Thoughts from a C++ library developer.

Memory 0.4: Polishing, Error handling, Storage, Traits, Documentation and more

It took a really long time - three months minus one day - but I have finally finished version 0.4 of foonathan/memory. The release contains a lot of changes and has more than doubled the number of commits.


The interface is completely cleaned and I’ve got rid of the historically grown stuff. This required renaming or moving a lot of stuff, in particular:

  • raw_allocator_allocator is now std_allocator and moved to the new header std_allocator.hpp
  • raw_allocator_deallocator and raw_allocator_deleter are now simply allocator_deleter and allocator_deallocator in new hader deleter.hpp
  • raw_allocate_shared and raw_allocate_delete are likewise renamed into allocate_shared and allocate_delete since they can also handle normal Allocators
  • the jungle of allocator_type, impl_allocator or raw_allocator typedefs are all allocator_type, likewise for the getter, they’re all get_allocator() now
  • pool_allocator.hpp and stack_allocator.hpp are now named after their classes: memory_pool.hpp and memory_stack.hpp respectively; the other pool headers have gotten the memory_-prefix as well
  • allocator_adapter.hpp is now allocator_storage.hpp for a similar reason as the other headers

I’ve also added some missing features I’ve noticed while writing the documentation. They are many tiny things like the ability to specify a Mutex at almost every class or alias or more default template arguments for other classes.

Error handling

Another thing polished are the error handling facilites. Before they were a mess of various exceptions and calls to assert(). Now they use a well-defined interface and exception types.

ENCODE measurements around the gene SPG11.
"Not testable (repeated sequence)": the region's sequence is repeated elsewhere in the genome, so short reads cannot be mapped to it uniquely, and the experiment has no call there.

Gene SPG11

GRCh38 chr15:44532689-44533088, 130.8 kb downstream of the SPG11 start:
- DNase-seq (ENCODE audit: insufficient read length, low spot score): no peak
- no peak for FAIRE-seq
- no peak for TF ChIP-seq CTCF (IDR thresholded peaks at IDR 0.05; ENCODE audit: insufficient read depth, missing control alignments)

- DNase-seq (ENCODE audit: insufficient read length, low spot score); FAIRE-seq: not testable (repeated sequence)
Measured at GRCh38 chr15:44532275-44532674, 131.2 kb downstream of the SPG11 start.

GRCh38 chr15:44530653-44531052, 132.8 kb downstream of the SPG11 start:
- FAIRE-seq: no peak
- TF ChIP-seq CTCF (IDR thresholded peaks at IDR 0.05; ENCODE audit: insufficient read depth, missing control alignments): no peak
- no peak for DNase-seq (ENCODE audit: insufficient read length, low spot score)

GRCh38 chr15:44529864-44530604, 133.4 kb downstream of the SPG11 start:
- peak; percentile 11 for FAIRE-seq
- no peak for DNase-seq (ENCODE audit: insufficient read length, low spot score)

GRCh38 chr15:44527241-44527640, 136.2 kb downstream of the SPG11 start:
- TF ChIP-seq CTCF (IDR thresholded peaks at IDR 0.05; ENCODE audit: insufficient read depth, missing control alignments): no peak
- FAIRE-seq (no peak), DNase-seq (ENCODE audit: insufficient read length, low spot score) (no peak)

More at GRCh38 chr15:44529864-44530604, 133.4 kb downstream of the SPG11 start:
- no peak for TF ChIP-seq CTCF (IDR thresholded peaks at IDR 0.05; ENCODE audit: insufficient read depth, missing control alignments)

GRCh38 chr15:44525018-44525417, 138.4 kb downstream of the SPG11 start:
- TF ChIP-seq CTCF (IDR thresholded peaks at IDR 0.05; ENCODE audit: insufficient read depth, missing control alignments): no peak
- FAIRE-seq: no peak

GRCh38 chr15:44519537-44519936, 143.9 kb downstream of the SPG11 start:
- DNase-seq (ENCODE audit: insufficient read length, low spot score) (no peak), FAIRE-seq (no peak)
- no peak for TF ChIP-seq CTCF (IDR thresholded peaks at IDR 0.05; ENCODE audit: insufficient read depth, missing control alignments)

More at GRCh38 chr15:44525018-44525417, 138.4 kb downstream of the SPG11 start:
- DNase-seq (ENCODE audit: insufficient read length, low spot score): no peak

But those facilites are customizable using handler functions. This allows a user-defined error handling even if exception support is disabled.

Allocator storage and traits improvement

The old allocator adapters are completely changed in the implementation. A new allocator_storage class template takes a StoragePolicy and stores a RawAllocator using it. The adapters like allocator_adapter or allocator_reference are now simply aliases for the allocator_storage template with a given policy.

Type-erased storage has been added as well, the tag type any_allocator can be specified as RawAllocator everywhere it is stored by an allocator_reference, like in std_allocator, allocator_deleter or allocator_reference itself. It activates a specialization of allocator_reference that uses type-erasure to store a generic reference to any RawAllocator.

The default template specialization of allocator_traits has been overhauled, too. It is now able to handle a broader range of types including all Allocator classes! The minimum required interface for it has been reduced to allocate_node and deallocate_node only, the defaults in case of missing member functions are improved and there are better error messages if a type does not fulfill the criteria. The addition of supporting the Allocator concept allows passing an Allocator anywhere a RawAllocator is required.

Nodesize Debugger

The problem with pool allocators are that they require a node size. For example, if you want to use a std::list with a memory::memory_pool you write:

memory::memory_pool<> pool(???, 4096);
memory::list<int, decltype(pool)> list(pool);

At the point of ??? belongs the size of each node in the pool. But what should it be? 16? 32? It depends on the size of each node in the std::list of int. But the internal node size is not accessible, so there is no easy and portable way to get its size.

So I’ve added the nodesize_dbg. This tool debugs the node sizes of STL containers by passing them a custom allocator that tracks the size of the type it is rebound too. It automatically generates constants in the header container.hpp that contains the appropriate node sizes, allowing us to write:

memory::memory_pool<> pool(memory::list_node_size<int>::value, 4096);
memory::list<int, decltype(pool)> list(pool);

Other things worth mentioning

  • new documentation and tutorial hosted here, at
  • all functionality except those that is an explicit wrapper around the standard library - like smart_ptr.hpp and container.hpp - can work on a freestanding implementation
  • the compatibility checks are outsourced to foonathan/compatibility
  • bugfixes, bugfixes and bugfixes, most notably regarding alignment issues with activated fence memory

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